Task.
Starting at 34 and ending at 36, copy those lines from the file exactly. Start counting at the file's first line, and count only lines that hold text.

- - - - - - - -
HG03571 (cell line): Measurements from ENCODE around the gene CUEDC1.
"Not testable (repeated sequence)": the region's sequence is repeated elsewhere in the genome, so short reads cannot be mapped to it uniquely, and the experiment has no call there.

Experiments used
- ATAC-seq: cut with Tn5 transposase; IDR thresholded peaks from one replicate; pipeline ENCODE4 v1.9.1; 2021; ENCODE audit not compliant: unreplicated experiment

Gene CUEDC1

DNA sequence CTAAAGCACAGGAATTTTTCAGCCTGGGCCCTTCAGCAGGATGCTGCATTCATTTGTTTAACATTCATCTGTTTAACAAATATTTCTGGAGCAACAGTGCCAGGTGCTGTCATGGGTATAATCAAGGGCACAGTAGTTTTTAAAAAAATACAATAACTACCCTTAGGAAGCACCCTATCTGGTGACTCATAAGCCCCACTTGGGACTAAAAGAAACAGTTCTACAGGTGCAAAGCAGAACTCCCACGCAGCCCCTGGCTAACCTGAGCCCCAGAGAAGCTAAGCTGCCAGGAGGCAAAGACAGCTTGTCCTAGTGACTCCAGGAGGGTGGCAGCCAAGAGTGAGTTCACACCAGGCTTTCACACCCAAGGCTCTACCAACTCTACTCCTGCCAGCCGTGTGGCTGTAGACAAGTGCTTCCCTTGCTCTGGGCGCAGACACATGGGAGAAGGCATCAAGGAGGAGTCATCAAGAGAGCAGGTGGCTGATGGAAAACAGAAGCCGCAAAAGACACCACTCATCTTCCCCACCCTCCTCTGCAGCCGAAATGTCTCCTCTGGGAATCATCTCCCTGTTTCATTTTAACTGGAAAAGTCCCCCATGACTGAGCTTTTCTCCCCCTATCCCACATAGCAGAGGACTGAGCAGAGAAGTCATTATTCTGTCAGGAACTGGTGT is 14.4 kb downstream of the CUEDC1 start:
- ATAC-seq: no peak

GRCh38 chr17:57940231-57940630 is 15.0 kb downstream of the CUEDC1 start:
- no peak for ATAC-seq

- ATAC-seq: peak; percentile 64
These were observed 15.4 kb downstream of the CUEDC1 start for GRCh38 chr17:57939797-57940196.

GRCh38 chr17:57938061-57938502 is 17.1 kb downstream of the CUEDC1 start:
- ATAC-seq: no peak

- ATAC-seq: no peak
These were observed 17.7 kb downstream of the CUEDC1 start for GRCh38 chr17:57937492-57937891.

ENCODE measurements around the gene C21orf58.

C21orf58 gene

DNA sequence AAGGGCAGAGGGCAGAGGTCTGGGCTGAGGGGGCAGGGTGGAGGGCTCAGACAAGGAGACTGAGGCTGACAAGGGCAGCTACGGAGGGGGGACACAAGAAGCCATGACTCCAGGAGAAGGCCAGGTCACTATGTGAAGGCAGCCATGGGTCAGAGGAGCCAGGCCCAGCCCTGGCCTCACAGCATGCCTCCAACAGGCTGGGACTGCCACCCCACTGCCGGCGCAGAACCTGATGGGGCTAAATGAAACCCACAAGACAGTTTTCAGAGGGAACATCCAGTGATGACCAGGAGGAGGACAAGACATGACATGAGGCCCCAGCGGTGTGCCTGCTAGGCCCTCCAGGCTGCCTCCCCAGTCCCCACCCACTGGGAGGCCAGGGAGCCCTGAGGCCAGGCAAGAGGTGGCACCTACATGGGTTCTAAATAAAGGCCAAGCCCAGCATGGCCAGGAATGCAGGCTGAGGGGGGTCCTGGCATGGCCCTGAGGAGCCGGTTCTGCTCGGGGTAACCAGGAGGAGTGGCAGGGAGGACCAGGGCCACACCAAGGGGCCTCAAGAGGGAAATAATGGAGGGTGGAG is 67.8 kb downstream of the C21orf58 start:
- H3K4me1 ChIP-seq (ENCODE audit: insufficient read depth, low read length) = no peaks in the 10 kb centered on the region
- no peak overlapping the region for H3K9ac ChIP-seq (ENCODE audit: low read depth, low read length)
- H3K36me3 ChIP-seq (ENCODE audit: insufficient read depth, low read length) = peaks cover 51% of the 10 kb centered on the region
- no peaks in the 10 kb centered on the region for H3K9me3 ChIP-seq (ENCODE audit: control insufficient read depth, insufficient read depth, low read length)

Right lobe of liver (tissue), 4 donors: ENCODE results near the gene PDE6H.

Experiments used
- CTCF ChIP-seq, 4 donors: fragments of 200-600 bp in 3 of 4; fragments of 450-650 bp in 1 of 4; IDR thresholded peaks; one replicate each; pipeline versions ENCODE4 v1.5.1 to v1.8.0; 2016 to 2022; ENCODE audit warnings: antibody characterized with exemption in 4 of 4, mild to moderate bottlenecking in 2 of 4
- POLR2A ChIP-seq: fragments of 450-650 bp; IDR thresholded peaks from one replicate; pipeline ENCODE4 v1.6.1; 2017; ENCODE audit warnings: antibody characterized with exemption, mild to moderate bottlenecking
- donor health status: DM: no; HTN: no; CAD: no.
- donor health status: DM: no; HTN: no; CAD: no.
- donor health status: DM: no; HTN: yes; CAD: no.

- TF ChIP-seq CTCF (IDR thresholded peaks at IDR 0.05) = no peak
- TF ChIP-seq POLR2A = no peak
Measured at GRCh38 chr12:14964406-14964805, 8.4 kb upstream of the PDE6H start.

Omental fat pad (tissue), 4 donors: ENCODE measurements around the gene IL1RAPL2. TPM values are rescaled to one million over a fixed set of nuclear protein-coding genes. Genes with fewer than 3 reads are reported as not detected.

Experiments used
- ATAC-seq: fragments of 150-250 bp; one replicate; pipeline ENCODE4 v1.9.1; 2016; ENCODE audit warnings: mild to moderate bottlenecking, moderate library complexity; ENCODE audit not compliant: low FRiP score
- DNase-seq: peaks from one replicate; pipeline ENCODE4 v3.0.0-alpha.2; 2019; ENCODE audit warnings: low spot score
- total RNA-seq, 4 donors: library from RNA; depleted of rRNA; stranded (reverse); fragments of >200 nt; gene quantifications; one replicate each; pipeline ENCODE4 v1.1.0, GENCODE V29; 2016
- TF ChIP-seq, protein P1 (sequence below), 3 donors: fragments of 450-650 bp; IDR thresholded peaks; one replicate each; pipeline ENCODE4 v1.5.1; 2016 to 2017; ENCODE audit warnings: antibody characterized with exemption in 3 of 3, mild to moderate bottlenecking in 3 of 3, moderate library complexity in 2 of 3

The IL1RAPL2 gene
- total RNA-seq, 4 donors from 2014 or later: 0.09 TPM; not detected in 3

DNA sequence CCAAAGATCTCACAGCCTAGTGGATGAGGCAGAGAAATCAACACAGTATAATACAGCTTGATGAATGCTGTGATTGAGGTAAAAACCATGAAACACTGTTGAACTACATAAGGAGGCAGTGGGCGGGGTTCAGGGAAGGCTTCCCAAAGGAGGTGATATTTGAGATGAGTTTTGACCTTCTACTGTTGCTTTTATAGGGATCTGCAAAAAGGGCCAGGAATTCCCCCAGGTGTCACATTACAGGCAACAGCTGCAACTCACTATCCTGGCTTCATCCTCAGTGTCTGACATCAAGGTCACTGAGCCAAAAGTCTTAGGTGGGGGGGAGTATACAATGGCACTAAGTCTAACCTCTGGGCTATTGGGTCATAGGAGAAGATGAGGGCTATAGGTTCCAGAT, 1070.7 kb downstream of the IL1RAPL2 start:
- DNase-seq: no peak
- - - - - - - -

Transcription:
Experiments used
- ATAC-seq: fragments of 150-250 bp; one replicate; pipeline ENCODE4 v1.9.1; 2016; ENCODE audit warnings: mild to moderate bottlenecking, moderate library complexity; ENCODE audit not compliant: low FRiP score
- DNase-seq: peaks from one replicate; pipeline ENCODE4 v3.0.0-alpha.2; 2019; ENCODE audit warnings: low spot score